How to Survive Overwhelm, a Common State of The Student
Definition: bury or drown beneath a huge mass (of responsibilities)
As I’m writing this at almost 2:00 AM, I am truly sleepy and feel overwhelmed with work. This is not a very rare occasion in my life, or in the lives of students – generally. I realize, this is a time in life where we have a need to feel accomplished, and a drive to be good at what we do. However, I can’t help but notice that we often forget to look at the big picture. Currently, I have two part-time jobs, college, and the blog; apart from family and friends. I leave my house at 7:30 AM (when I’m not late), and I usually come back home at 8:00 or 9:00 PM. There are a bunch of reasons why I am doing all that I’m doing (maybe because this is the only way I know), though the main consequence of my routine is the restricted time I have to actually think and reflect. I am not keen to just live my life and let it pass me by unconsciously. Therefore, I decided to write this article, both to illustrate this hectic stage of mine and my peers’ life, but also to give some tips to the reader and myself on how to make this easier on ourselves. These are “remedies”, some of which I use and others that I want to reinforce.
Assess Your State: Where am I?
Ask yourself some simple questions. Maybe even get a pen and paper and write your answers down. Go ahead…I’ll wait.
Okay, assuming you either went to take the pen and paper; opened a word file on your PC; or did neither, I will move on to the questions.
Are you happy at this stage in life with the things you are doing?
Are you glad to be in college and working on your education? Or, does it make you cringe when you think of what you study and how little you will make use of it? Do you HATE your job? Think about it.
I’m happy that I’m both working and going to college. I don’t like one of my jobs so much because my competences are often either overlooked or not fostered enough. On top of that, there are various cases of unfairness. Also, I’m not being able to read enough and that automatically drops my happiness index by 10%.
Are you current commitments in tune with your goals?
It doesn’t matter if you choose to compare them with your long or short-term goals. If what you’re putting effort and time in doesn’t correspond with your goals, you might need to readjust.
Finishing college successfully and gaining skills in my field of study is a short-term goal of mine. However, being healthy and taking care of myself physically, psychologically and spiritually is a long-term and bigger goal that I have. What I’m doing right now doesn’t necessarily fit with my bigger goals. I will probably have to adjust my routine despite the obvious fact that it matches well with my short-term goals.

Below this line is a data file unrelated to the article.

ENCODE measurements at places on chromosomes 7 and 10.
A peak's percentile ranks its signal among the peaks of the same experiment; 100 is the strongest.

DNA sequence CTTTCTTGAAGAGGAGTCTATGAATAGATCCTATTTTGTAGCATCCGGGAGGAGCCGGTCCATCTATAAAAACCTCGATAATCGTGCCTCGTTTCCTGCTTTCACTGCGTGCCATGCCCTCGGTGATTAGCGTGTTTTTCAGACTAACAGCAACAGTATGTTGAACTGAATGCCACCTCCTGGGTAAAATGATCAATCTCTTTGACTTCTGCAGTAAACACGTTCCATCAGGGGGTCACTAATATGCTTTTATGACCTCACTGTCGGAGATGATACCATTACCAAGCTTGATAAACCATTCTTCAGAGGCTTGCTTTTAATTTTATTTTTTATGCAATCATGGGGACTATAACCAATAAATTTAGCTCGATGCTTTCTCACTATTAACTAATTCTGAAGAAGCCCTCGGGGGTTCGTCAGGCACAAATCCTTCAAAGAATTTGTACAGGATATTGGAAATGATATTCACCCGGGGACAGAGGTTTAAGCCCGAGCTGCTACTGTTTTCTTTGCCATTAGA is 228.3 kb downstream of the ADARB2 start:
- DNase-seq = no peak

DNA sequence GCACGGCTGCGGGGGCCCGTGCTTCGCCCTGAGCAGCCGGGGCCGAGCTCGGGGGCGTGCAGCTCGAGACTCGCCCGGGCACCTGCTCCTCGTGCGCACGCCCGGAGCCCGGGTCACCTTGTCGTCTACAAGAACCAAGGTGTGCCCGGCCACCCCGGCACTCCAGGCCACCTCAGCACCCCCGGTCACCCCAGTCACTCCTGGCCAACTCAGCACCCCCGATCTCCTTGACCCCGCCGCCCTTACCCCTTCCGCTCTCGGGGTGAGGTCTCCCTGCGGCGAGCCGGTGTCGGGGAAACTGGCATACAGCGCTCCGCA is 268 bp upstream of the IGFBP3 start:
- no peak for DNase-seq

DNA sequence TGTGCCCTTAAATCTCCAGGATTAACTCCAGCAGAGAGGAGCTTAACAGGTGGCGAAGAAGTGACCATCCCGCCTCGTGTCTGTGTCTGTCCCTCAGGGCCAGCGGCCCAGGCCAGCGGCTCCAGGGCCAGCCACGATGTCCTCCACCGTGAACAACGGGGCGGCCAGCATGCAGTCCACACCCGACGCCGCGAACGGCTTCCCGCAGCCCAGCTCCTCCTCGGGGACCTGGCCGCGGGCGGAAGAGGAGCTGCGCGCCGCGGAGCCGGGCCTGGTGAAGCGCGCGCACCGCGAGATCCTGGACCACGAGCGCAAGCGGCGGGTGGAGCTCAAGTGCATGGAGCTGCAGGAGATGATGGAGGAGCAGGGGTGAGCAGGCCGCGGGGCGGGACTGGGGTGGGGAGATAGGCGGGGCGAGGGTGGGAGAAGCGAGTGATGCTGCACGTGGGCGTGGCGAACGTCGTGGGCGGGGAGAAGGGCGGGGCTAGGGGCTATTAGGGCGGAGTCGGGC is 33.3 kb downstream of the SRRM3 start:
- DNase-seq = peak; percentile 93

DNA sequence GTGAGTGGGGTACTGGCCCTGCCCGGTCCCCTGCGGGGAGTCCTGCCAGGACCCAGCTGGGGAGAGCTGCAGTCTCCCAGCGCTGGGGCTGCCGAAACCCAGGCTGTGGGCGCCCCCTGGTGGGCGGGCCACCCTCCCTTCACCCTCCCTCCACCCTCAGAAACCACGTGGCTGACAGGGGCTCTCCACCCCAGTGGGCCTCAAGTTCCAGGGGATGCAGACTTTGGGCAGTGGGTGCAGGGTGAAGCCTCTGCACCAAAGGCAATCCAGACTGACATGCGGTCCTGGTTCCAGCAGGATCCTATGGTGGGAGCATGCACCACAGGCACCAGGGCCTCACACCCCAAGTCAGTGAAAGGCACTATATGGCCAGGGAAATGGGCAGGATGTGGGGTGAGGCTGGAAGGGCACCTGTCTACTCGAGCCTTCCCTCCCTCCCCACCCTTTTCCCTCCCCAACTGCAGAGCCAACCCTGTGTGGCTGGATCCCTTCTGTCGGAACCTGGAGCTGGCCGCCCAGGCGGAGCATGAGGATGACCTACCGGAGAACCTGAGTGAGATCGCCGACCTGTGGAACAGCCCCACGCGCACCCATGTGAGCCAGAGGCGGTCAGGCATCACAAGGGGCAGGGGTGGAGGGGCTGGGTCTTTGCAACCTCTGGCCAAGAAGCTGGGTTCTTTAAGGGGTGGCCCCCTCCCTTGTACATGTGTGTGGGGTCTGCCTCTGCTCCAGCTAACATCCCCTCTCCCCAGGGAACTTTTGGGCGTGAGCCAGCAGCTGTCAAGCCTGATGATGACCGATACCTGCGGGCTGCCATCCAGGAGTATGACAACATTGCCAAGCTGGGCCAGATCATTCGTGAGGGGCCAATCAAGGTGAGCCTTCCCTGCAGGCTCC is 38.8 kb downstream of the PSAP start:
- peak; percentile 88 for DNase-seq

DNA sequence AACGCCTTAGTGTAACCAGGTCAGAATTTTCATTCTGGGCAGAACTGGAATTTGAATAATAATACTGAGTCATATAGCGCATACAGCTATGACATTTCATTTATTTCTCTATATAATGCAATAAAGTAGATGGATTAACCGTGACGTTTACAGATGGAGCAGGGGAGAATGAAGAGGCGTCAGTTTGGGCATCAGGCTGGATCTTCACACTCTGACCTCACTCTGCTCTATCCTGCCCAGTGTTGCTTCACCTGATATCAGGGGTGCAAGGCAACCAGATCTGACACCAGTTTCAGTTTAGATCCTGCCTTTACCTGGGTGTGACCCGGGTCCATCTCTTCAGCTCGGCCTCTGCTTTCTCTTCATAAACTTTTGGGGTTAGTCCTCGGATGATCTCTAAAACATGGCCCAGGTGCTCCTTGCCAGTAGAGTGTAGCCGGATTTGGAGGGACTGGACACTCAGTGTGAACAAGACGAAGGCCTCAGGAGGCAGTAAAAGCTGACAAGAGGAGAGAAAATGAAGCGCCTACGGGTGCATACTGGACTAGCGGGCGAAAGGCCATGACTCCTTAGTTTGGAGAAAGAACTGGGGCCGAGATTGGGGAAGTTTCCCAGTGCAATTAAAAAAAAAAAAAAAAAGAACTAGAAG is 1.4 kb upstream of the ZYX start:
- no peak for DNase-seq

How close is your current state to your ideals (best case scenario)?
If you could change anything and make it just right, what would it be for you?
Ideally, I would have only one part-time job and college going on. And maybe my part-time job would be my blog. I would be able to pamper myself more and READ much more.
Conclusion on Assessment
Try to make a conclusion based on the answers you gave yourself. This will likely help you understand where you are and where you want to be.
I have a lot of things that I want to do yet very little time to do all of them well. It’s best for me to narrow down my commitments and responsibilities. Though, I still have to think which ones to let go. But I will certainly stay in college (hah) and keep the blog.
Some things you can do immediately, while you think about the life-changes you want to make
Drink Water and Herbal Tea:
Water is just absolutely amazing! The more you drink water the more you can concentrate and help your brain work smoothly. Among many other benefits listed here, water helps relieve headaches which are a symptom of overwhelm. Herbal teas are a true gift of nature, each having an extensive amount of health benefits, among which the most prominent are a calm mind and body.
Sleep and Eat:
I know that this tip might sound pretty basic, but it’s the basics that make the greatest difference. It’s sleep and food deprivation that can actually make you sick. Just this week I came down with the flu, and the reasons are obvious. I was trying to make sense as to why my usually strong immune system sort of failed me, but I just knew – I was not taking good care of myself. Research shows that sleep doesn’t only immensely help your physical health, but also your emotional state. If you sleep well, the brain, heart, and mind are in tune and overall happier. And, yes I am writing this while postponing my sleep but I certainly plan to compensate.
Probably the best way to better your sleep is by scheduling it as much as you possibly can. Try to fall asleep at approximately the same time every night and wake up in the same manner. It will balance you, and it usually takes one to two weeks for a person to adjust their sleeping schedule so that your mind and body get used to the cycle.
Look at the big picture
This is the best advice I can ever give, I feel. I cannot stress enough how insignificant some things are in reality and how much we actually care. Whatever is happening to you, someone else is very likely going through something much harder. Grades, which are one of the main causes of stress for students may seem significant, but in the real world, they really aren’t. Everyone has their own preferences as to what matters more to them, but just try to zoom it out and see how much it actually affects you. Personally, in my big picture I have my belief in God, good health, and a happy, loving family. Amid my experiences, I often try to sit back and figure out how the things that happen to me relate to what matters to me in the big picture. I immediately relax because I know that what’s most important is for me to be fair, righteous and well-intended.